How Many Times Can You Ask For An Extension On Your Taxes?

Following a festive holiday season — and maybe one final celebration at a Super Bowl party — it's time for most Americans to get serious about filing their tax returns. As a reminder, the tax deadline is traditionally April 15 unless that date happens to fall on a weekend or a state holiday. Also, if you think your area of the country may have been the victim of a recent emergency or a weather disaster, you can check the IRS website to see if any additional time to file has been allotted. Otherwise, that dreaded day in mid-April looms large.

If you won't be able to make the deadline, however, because you're missing tax documents or life events have gotten in the way, you'll definitely want to file an extension, which automatically grants six additional months to file. The appropriate method to secure an extension is by completing and submitting IRS Form 4868 — either by mail, via tax software, or with the help of a tax professional. Do make sure that the extension form is filed on or before the original due date, typically April 15. However, what if the automatic six-month extension until October 15 still isn't enough time? Can you ask for another extension to file your tax return? Unfortunately, the answer is mostly no.

Realistically, you won't get another extension

Years ago, tardy taxpayers could ask the IRS for an extension to bump the filing deadline up four months, from April 15 to August 15. If folks still weren't prepared by August 15, a second extension until October was readily available for the asking. That system was phased out in 2005, in favor of the current methodology which gives the entire six-month extension in one fell swoop.

The IRS will grant a six-month extension to anybody who correctly fills out Form 4868. It doesn't even ask for a reason why. However, getting additional time beyond these six months is tricky and definitely shouldn't be relied on. You may have heard of Form 2350, but this is only available to a U.S. citizen/resident alien living aboard who expects to file Form 2555/2555-EZ, Foreign Earned Income. Further, the IRS notes this filer must "need the time to meet either the bona fide residence test or physical presence test to qualify for the foreign earned income exclusion and/or the foreign housing exclusion or deduction."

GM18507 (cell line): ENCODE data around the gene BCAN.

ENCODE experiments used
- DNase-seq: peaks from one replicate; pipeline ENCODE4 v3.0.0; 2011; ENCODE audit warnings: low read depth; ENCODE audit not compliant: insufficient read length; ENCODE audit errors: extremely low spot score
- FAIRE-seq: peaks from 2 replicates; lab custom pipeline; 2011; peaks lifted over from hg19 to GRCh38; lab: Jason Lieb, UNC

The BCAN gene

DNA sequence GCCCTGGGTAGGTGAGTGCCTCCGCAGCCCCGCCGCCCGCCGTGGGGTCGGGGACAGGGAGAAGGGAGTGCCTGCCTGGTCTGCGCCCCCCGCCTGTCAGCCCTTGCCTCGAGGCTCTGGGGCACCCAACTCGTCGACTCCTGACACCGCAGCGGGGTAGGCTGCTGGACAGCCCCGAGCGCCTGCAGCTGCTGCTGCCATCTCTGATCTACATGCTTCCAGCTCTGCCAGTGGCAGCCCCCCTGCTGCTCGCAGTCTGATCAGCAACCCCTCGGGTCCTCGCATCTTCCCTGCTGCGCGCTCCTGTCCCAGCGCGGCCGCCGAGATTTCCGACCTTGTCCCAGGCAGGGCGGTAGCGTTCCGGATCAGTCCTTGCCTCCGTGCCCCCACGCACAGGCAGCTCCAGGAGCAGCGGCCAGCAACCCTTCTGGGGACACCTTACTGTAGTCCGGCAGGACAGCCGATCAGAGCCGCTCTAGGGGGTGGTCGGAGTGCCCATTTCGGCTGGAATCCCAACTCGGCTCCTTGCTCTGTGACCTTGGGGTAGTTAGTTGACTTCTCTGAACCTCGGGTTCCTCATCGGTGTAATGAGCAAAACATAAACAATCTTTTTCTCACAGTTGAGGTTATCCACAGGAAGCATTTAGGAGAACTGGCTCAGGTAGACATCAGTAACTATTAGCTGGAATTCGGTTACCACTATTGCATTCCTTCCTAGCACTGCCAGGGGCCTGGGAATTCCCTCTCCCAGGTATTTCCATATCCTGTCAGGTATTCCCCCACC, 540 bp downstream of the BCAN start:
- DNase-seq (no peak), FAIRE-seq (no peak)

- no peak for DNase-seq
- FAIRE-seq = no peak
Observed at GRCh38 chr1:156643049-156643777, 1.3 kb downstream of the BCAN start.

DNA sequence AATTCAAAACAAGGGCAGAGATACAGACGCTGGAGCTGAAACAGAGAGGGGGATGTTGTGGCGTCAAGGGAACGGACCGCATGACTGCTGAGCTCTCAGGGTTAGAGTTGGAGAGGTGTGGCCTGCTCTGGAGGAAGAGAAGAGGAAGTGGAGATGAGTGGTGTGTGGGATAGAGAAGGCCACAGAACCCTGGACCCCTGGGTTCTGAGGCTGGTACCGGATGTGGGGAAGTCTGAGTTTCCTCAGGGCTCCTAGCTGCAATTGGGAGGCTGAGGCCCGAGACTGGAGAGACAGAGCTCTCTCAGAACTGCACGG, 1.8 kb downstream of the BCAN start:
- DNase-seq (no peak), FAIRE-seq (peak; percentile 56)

As for those living in the U.S., H&R Block recommends writing a letter to the IRS explaining why you need additional time beyond the six months that's automatically granted, then mailing that letter to the address that's listed on IRS Form 4868 under "where to file." According to H&R Block, "If the IRS doesn't receive Form 4868 first, it will approve your request for an additional tax extension only in cases of undue hardship." That implies it may be advantageous to file the extension Form 4868 first, then reach out by mail as early as possible about extra time, though exact details are scant.

You'll still have to pay by April 15 if you owe

Just because you can get an extra six months of breathing room to file your tax return doesn't mean you'll have additional time to pay your taxes — an important distinction. If you think you'll owe the IRS, estimate that amount to the best of your ability and make payment at the same that you submit Form 4868 to avoid being charged penalty fees and interest. If you can't pay the entire amount, pay as much as you can afford.

Taxpayers who owe the IRS money and fail to file on time or neglect to ask for an extension will be hit with a hefty failure-to-file penalty, in addition to a penalty for failing to pay. On the other hand, if you're owed a tax refund from the IRS, there's no penalty, even if you completely ignore the April 15 deadline without a word of notice to the IRS. However, note that if you're owed a refund and fail to file within three years, you'll lose any refund that you may have been entitled to.

To summarize, the IRS makes it easy to obtain an extra six months to get your tax returns in order before filing, but taxpayers who owe money still need to pay by April 15, regardless of whether their tax return is submitted. In certain extreme instances, the IRS may grant extra time beyond October 15 to file your return, but the exact circumstances of such a tax extension are murky and shouldn't be relied upon by the average taxpayer.